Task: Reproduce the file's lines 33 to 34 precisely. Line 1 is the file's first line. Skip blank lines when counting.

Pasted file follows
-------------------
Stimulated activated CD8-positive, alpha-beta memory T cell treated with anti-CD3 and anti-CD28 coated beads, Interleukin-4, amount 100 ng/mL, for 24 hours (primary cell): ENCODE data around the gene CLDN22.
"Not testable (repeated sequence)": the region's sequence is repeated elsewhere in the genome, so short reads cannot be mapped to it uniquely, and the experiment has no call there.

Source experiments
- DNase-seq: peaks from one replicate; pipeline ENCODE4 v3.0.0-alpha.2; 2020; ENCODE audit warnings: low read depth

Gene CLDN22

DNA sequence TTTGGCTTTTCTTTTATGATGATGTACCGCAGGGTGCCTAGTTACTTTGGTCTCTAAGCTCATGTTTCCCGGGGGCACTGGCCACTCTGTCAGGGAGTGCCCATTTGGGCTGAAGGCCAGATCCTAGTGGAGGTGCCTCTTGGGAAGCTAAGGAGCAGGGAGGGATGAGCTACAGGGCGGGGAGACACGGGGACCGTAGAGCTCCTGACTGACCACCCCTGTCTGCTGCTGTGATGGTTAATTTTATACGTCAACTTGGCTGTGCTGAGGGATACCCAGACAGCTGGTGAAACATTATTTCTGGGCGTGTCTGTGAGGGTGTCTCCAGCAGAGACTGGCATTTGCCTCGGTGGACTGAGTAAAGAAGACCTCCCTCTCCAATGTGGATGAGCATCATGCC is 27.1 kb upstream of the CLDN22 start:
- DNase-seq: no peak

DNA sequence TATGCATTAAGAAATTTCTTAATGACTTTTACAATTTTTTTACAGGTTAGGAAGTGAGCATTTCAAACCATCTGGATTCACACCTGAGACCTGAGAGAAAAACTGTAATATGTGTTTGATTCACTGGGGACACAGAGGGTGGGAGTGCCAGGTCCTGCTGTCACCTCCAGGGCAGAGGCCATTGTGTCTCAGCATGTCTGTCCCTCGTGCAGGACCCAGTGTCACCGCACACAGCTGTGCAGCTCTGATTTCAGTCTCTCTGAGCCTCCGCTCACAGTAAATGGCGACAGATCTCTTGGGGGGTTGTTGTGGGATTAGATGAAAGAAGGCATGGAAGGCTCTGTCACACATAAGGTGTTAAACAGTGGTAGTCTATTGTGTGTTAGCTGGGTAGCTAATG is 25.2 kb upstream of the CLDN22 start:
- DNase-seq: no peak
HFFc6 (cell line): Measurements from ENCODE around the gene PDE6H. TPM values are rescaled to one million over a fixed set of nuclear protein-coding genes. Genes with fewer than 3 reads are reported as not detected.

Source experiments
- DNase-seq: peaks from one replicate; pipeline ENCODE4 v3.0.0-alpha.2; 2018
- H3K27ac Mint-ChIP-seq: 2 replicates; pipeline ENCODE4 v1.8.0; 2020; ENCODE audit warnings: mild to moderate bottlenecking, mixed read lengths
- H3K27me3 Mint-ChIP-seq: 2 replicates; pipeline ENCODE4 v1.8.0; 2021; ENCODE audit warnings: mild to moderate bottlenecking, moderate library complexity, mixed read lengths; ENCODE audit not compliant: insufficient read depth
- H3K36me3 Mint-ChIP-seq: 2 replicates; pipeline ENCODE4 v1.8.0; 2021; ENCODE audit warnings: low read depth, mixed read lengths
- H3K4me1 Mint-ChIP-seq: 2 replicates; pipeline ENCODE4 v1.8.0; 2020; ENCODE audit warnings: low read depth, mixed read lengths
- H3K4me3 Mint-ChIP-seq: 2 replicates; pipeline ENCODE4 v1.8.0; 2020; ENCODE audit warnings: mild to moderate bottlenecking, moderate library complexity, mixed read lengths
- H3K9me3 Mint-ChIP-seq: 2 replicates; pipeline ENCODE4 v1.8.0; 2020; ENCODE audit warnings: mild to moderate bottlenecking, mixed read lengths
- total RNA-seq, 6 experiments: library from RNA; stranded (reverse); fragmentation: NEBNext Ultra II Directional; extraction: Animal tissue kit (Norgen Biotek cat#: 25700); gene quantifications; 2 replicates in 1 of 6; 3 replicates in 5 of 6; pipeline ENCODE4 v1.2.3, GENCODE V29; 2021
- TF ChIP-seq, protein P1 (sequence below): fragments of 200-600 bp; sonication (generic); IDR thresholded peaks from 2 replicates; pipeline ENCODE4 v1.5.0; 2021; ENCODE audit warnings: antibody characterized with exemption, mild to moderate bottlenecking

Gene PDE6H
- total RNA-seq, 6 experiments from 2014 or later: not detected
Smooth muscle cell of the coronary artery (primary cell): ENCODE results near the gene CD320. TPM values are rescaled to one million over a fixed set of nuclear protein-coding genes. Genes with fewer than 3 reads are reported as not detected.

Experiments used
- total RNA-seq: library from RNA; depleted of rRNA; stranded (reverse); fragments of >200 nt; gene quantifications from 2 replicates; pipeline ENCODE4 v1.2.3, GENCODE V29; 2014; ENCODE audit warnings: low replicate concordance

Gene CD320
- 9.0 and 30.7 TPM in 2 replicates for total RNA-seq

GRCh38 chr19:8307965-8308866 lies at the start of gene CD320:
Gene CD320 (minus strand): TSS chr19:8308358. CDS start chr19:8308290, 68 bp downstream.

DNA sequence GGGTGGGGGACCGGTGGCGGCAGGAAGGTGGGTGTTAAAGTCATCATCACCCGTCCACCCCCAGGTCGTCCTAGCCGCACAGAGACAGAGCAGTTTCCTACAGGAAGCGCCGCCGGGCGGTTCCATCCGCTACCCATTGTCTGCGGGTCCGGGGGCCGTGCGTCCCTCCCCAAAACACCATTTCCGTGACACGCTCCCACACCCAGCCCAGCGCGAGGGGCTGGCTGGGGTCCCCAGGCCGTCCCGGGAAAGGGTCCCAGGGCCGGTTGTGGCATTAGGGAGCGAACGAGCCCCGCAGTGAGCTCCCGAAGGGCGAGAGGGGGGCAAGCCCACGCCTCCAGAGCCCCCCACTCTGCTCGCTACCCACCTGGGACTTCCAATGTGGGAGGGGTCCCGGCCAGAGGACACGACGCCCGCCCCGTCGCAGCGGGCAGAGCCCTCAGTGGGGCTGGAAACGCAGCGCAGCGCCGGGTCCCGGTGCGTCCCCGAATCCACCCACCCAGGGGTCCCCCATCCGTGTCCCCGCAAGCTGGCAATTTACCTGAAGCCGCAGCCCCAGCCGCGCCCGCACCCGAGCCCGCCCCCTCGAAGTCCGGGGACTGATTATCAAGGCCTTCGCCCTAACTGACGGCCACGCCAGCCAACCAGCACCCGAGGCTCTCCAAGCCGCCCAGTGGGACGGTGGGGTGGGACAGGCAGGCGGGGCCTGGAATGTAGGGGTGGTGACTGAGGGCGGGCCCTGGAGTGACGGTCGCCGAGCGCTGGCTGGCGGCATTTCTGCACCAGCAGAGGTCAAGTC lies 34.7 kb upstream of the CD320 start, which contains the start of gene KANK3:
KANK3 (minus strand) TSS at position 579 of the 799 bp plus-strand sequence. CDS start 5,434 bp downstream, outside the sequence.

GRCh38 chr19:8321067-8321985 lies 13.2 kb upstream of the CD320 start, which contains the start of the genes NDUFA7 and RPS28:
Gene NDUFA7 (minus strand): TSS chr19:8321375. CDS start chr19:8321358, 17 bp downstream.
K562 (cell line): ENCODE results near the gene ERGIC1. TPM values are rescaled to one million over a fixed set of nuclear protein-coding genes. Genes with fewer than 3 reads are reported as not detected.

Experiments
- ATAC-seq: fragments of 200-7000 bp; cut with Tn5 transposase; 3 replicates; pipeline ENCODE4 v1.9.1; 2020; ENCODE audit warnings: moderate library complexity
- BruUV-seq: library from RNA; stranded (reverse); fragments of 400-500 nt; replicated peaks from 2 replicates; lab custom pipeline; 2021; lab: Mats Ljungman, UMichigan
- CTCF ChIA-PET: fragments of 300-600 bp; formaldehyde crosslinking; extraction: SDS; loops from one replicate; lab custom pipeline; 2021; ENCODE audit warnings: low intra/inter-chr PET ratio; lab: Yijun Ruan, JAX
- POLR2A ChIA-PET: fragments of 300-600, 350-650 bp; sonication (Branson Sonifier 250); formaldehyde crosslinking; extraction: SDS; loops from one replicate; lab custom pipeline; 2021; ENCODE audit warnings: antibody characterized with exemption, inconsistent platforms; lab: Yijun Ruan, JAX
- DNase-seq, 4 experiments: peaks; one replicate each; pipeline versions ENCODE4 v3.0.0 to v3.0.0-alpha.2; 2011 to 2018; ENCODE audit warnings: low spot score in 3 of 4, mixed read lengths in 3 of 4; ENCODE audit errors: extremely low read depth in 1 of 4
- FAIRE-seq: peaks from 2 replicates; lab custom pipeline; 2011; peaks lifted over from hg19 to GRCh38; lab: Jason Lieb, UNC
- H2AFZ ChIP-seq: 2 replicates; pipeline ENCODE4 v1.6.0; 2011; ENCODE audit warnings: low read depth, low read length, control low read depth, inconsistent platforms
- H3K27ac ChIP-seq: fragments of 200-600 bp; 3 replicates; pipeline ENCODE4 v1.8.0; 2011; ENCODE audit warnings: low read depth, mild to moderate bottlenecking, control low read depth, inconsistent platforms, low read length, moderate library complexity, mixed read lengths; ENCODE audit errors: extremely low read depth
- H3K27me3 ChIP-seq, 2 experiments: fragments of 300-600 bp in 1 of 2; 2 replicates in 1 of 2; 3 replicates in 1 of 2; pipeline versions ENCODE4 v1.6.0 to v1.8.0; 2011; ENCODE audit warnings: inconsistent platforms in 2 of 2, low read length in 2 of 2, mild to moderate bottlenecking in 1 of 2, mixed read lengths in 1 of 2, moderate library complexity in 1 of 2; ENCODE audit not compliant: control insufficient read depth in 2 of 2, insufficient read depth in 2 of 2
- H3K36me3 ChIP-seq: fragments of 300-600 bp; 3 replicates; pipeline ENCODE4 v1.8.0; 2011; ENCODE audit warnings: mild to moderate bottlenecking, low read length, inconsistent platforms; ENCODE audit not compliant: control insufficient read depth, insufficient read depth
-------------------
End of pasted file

Gene NDUFA7 (minus strand): TSS chr19:8321375. CDS start chr19:8321358, 17 bp downstream.
K562 (cell line): ENCODE results near the gene ERGIC1. TPM values are rescaled to one million over a fixed set of nuclear protein-coding genes. Genes with fewer than 3 reads are reported as not detected.